People think that because I am thin I don’t have a right to have bad body image. I look back at my younger self and wish I appreciated how I looked then, because I never felt good about how I looked, even when I had glowy skin and firm muscles. In many ways, I feel better about my body now than I did at 18, but that’s not saying much.
When I was thirteen I wore a C cup bra and was 97 pounds. I said, “If only you cut my head off, I would be beautiful.” Every time we went swimming I sucked in my stomach as hard as I could, because even though I was a skinny kid, I still had a round tummy. I practiced walking and talking with my my stomach held in until I could do it smoothly.
When I was fourteen I stopped eating to keep my weight under 100 pounds while I grew a few inches taller. I wanted to be a jockey, and I knew I was already too tall. I figured if I could stay under 100 pounds it might still be possible. My brother happened to walk in on me changing, and told me I was repulsive, that my breasts looked like growths on my bony ribcage. All I could see was that I still had a round belly.
My bout with anorexia only lasted a few months, and when I started eating again I gained nearly 40 pounds in a few weeks. My stomach stuck out even more. People at school whispered that I was pregnant. I had the kind of reputation that it seemed feasible. I wore tight jeans and half shirts which made my stomach more noticeable.
My weight stabilized without any sort of dieting and I wound up about 5′ 7″, 119 pounds, and 34D bra. I still had a little round stomach. Everyone said that if I could only lose 5 pounds and flatten my little round tummy I could be in Playboy. If only I could lose my round tummy. I didn’t really want to be in Playboy, but I wanted the option, you know, if life didn’t come as easy as I thought it should. It would be security. My mother thought I should get a teaching degree to fall back on, but in my head I thought that I could always pose nude if times got tough. I looked forward to being old enough to compete in bikini contests when I turned 18, if only I could get my stomach flatter. I never entered a single one.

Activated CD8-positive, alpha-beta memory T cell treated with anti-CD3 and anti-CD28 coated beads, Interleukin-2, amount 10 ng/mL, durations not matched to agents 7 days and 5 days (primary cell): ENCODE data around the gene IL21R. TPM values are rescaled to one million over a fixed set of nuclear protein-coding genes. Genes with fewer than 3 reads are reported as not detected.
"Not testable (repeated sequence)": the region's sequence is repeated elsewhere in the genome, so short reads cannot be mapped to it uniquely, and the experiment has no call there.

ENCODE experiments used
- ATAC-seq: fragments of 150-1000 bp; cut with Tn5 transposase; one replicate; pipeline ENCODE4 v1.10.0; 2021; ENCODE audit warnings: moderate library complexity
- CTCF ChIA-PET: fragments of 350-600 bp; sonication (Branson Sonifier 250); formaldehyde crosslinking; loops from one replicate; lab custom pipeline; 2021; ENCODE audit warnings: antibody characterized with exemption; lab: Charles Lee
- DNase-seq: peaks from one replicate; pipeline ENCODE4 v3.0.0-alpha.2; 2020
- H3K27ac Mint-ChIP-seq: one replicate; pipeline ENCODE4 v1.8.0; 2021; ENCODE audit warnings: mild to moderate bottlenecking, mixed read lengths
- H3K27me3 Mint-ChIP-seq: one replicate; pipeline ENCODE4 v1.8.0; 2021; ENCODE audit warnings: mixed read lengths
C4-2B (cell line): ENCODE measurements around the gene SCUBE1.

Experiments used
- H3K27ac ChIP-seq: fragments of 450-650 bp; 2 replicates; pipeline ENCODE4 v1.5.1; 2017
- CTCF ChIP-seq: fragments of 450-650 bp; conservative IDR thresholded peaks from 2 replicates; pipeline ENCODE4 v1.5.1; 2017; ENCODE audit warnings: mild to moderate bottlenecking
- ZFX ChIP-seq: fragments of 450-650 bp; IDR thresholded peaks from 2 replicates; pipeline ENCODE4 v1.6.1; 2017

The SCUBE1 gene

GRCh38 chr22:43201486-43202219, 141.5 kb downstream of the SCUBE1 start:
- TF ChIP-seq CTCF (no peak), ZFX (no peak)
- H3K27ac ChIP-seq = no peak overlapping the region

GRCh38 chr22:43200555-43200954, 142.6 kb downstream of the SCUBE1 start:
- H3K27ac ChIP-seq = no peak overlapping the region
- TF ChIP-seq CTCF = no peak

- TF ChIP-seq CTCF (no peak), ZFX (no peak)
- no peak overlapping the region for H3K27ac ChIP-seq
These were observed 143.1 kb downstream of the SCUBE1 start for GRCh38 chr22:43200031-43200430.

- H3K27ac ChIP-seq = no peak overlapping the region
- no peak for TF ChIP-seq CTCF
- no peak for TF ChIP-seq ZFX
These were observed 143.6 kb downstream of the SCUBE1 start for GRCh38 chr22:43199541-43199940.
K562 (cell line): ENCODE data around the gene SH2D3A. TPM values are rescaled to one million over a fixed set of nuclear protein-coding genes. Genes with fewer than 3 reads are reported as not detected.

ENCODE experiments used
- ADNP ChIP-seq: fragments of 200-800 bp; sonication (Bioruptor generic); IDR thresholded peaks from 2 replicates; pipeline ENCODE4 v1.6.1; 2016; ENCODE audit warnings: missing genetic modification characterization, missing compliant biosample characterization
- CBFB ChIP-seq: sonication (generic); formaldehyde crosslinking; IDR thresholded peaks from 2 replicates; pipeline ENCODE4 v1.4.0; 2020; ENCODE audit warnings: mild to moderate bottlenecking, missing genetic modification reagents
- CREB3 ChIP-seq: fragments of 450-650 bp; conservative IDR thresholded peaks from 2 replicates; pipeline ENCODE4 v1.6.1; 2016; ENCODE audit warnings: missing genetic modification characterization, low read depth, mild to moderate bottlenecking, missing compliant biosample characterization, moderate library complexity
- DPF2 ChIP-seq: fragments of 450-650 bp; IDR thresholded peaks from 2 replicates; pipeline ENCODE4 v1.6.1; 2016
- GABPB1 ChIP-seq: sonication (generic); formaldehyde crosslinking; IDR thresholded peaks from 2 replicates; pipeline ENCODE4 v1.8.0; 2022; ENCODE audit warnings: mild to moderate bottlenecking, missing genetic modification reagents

In my early twenties my best friend became an exotic dancer. I used to practice in front of the mirror in my bedroom, but I could never really do it in front of people. My tummy was too round, and it would break my mother’s heart. I might have been willing to break my mother’s heart if my tummy wasn’t so round, so maybe it worked out for the best. I spent a lot of time curled in a ball in the closet, crying over how everything made me look fat. I weighted 125 pounds.
When I turned 27 I suddenly put on 30 pounds. People asked often if I was pregnant. I learned how invisible fat girls are at trendy bars on a Friday night. Men would scan the room and not even hover on me for an instant. My step mother started telling me I was too fat to fit into my clothes. My boyfriend, whom I met when i was skinny, asked me to marry him anyway, and I bought my first girdle for the wedding.
When I was 30 I lost that thirty pounds and although my stomach still stuck out, I was so happy to be smaller that I didn’t hate it anymore. I wore bikinis again. I told myself women were supposed to have curves in many places. I felt sexy, but still wished I could take off five more pounds. I just decided that I enjoyed sweets more than I cared about having a flat tummy.
When I was 32 i got pregnant. I had a reoccurring dream of being a stripper, then would wake up and remember that I was pregnant and that door had been slammed shut forever, not because mother’s can’t strip – there’s no law against it or anything -but because my body would never be attractive again. I gained 50 pounds and ate ice cream twice a day. My doctor yelled at me that I was too fat.